When we have stress in our life, our brain receives a signal that registers alarm.  When this alarm bell is rung, there are many actions that take place, one of them being the release of hormones that will create a response.

These hormones are specific in affecting certain aspects of our body to allow us to react to the stressor.  For example, epinephrine and norepinephrine are two hormones that when released increase our heart rate and blood pressure.  Having an increased heart rate and blood pressure allows us to act quickly to avoid an event that we believe to be fatal such as running away from a bear.

Cortisol is another hormone that increases with increased stress.  Cortisol affects sleep patterns, slows wound healing, can decrease cartilage and bone formation, inhibit your immune system, increase fat storage creating weight gain, affect heart function and digestion.

Aldosterone is a hormone needed when you are exercising but if you are dealing with increased emotional and mental stress without physical activity the long term effect will create high blood pressure.

Our stress response system is designed to react to a stressor with an appropriate response but if we have continued stress over time and those events are unresolved, stress related diseases can occur.

Example:

Situation:  Parent worried about adolescent child who comes home 2 hours late.

  1. Anger; first 15 minutes; epinephrine and norepinephrine; results in increase in fight-or-flight response and increased sympathetic activity.
  2. Worry; next 30 minutes; with increase in anxiety, still supporting continuance of hormone response.
  3. Increased worry; next 60 minutes; shift to cortisol release; resulting in inability to sleep
  4. Recurring anger; 15 minutes; epinephrine and norepinephrine with aldosterone increase; results in increased fight-or-flight response and increased sympathetic activity with rise in blood pressure.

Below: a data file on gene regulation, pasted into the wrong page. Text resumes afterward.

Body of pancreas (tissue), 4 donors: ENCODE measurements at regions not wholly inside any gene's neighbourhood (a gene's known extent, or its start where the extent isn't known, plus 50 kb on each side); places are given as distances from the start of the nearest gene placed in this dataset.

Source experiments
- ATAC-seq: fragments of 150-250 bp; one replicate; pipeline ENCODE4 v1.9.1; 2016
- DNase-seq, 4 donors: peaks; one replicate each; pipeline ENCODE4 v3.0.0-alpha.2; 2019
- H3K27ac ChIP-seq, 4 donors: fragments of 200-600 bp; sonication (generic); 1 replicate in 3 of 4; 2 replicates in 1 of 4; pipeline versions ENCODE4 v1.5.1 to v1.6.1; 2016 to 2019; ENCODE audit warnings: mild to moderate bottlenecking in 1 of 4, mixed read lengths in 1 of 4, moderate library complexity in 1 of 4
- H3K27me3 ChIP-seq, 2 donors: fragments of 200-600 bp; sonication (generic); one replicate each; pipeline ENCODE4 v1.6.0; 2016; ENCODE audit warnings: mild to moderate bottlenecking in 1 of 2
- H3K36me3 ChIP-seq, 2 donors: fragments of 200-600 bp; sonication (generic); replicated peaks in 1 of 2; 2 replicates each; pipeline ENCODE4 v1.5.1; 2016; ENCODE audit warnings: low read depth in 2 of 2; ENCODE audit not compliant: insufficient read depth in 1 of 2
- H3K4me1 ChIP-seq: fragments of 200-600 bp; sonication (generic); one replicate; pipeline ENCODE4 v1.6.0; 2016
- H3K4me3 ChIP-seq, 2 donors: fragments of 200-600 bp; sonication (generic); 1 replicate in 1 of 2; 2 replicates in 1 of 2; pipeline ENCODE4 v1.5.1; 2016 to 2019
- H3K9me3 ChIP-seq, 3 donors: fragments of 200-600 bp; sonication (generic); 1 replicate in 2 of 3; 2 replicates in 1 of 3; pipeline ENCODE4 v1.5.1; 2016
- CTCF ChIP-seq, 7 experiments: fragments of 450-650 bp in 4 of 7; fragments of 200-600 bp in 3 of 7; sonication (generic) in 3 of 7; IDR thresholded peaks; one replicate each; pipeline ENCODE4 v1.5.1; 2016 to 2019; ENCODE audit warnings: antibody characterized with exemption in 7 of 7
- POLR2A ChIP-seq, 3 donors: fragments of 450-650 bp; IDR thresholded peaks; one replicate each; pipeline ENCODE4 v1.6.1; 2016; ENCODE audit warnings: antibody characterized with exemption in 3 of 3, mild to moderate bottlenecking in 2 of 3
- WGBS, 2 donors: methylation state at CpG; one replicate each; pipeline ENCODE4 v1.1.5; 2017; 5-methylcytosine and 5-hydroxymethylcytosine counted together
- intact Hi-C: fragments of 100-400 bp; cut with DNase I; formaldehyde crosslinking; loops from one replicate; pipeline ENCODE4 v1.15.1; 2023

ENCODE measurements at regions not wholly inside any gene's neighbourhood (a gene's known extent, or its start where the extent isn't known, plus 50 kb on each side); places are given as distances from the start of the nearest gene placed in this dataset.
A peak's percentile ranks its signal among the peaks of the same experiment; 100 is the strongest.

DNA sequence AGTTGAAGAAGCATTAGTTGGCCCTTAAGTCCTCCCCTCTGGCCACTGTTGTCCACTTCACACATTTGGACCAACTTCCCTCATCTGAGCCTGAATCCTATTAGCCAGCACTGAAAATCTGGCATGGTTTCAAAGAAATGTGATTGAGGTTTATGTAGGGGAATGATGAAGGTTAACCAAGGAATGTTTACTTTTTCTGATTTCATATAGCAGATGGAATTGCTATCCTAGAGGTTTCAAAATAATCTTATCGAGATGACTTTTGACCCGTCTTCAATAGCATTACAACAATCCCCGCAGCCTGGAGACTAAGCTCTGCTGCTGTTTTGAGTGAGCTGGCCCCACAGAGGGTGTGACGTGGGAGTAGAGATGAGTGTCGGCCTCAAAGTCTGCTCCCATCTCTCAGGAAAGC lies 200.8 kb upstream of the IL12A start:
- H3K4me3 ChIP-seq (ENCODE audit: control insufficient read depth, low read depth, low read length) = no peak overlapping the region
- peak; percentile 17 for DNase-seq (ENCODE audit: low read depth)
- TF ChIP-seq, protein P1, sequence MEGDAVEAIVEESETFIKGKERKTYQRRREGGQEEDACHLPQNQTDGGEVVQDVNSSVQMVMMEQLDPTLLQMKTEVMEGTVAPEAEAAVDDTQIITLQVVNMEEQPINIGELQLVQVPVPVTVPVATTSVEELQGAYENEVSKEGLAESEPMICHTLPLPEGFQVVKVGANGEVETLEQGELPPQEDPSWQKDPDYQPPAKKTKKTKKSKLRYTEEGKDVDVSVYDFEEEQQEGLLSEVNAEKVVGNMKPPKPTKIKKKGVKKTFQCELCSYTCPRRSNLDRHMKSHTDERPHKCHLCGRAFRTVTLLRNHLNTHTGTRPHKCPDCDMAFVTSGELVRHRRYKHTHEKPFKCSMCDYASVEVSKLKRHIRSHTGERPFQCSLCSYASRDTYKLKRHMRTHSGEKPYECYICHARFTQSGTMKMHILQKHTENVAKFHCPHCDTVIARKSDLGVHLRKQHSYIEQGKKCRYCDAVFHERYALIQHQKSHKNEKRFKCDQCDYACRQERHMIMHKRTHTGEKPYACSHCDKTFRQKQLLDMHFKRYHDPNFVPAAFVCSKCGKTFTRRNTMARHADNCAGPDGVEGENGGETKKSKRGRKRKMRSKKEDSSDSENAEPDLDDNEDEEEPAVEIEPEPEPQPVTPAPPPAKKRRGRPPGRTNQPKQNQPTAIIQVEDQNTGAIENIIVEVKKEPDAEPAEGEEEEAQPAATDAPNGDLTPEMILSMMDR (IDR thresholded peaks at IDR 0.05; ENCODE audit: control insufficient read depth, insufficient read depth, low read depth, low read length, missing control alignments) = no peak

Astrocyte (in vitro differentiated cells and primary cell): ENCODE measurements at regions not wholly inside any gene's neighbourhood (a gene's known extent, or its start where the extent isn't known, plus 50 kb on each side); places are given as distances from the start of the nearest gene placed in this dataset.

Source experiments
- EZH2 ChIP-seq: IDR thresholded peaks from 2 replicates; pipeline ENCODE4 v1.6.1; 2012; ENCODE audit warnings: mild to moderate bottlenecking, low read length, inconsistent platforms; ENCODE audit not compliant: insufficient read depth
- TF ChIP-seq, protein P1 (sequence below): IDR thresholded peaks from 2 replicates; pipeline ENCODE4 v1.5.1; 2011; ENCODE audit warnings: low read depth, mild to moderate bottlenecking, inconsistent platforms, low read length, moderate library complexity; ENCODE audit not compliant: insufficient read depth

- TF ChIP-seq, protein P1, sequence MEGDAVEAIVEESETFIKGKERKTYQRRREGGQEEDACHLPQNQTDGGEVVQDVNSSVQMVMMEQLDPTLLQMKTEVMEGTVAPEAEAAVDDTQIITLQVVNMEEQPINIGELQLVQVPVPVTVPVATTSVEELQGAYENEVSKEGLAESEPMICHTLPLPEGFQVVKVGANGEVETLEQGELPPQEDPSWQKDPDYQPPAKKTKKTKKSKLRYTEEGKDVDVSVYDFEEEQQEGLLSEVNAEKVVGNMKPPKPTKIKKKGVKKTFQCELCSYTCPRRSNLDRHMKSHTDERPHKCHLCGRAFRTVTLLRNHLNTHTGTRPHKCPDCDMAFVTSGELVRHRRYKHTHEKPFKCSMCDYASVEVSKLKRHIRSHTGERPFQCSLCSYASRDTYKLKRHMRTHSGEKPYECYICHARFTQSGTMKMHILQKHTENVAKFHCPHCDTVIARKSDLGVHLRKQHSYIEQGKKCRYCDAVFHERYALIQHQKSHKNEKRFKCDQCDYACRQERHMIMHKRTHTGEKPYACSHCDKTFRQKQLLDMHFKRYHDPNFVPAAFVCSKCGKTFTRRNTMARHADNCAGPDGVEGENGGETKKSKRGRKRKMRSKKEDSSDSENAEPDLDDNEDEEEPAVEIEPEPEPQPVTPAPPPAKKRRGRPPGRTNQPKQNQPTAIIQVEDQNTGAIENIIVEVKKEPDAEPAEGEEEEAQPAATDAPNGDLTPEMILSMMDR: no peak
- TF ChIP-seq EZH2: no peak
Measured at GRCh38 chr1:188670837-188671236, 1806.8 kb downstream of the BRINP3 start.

5. Child comes home and is met by an angry and worried parent.
  6. Inability of parent to sleep the rest of the night because of increased cortisol levels.
  7. Fatigue the next day with irritability and a dull headache caused by effects of increased cortisol and aldosterone levels.
  8. Because of increased cortisol and aldosterone levels, parent has suppressed immune function and catches a cold 3 days later.

Mosby’s Essential Sciences for Therapeutic Massage; Sandy Fritz, M.James Grosenbach;2004;(193-196)

Is stress affecting your life?

Were you one of the many that fell to the effects of a flu or cold over the Christmas holidays?  Do you think that your stress levels increased your chances of catching whatever is going around?

What is stress anyway?  I like to have a certain amount of stress in my life to be productive, is that so bad?  Is all stress bad?  What about when you are in a work out and sweating it out big time, doesn’t that cause stress?

We have many different types of stress that can affect our lives.  Our bodies are designed to deal with these stresses but what happens when our stress levels increase?  Can we adapt to the changes?

The answer is yes and no.

Our bodies are designed to deal with stress using a system called the “stress response system”.  This system allows our body to react to all kinds of situations by providing a response.  The system functions with signals that are sent using hormones and nerves.  A signal is sent to the part of your brain that is like the operating and controlling computer of all other systems.  Once this signal is processed in your brain’s computer a response is generated.

There are situations that will require stronger and/or quicker responses and those occasions that will require slower and/or weaker responses. For example if you put your hand on a hot burner on the stove, a signal is sent to your brain, and the stress response system, located there, sends the appropriate response signals to other parts of your body to allow a quick movement to remove your hand from the stove before it gets burned.  This response is not as strong as a response that would be generated if you had seen a bear and feared for your life.

Stress can come in many different forms and create many different reactions in our bodies.  Here are a few examples.

  PHYSICAL: intense exertion, manual labor, lack of sleep, travel

  CHEMICAL: drugs, alcohol, caffeine, nicotine and environmental pollutants such as cleaning chemicals or pesticides

  MENTAL: perfectionism, worry, anxiety, long work hours

  EMOTIONAL: anger, guilt, loneliness, sadness, fear

  NUTRITIONAL: food allergies, vitamin and mineral deficiency

  TRAUMATIC: injuries or burns, surgery, illness, infections, extreme temperatures

  PSYCHO-SPIRITUAL: troubled relationships, financial or career pressures, challenges with life goals, spiritual alignment and general state of happiness

Read more:  http://www.care2.com/greenliving/7-kinds-of-stress.html#ixzz3OXRy5Do6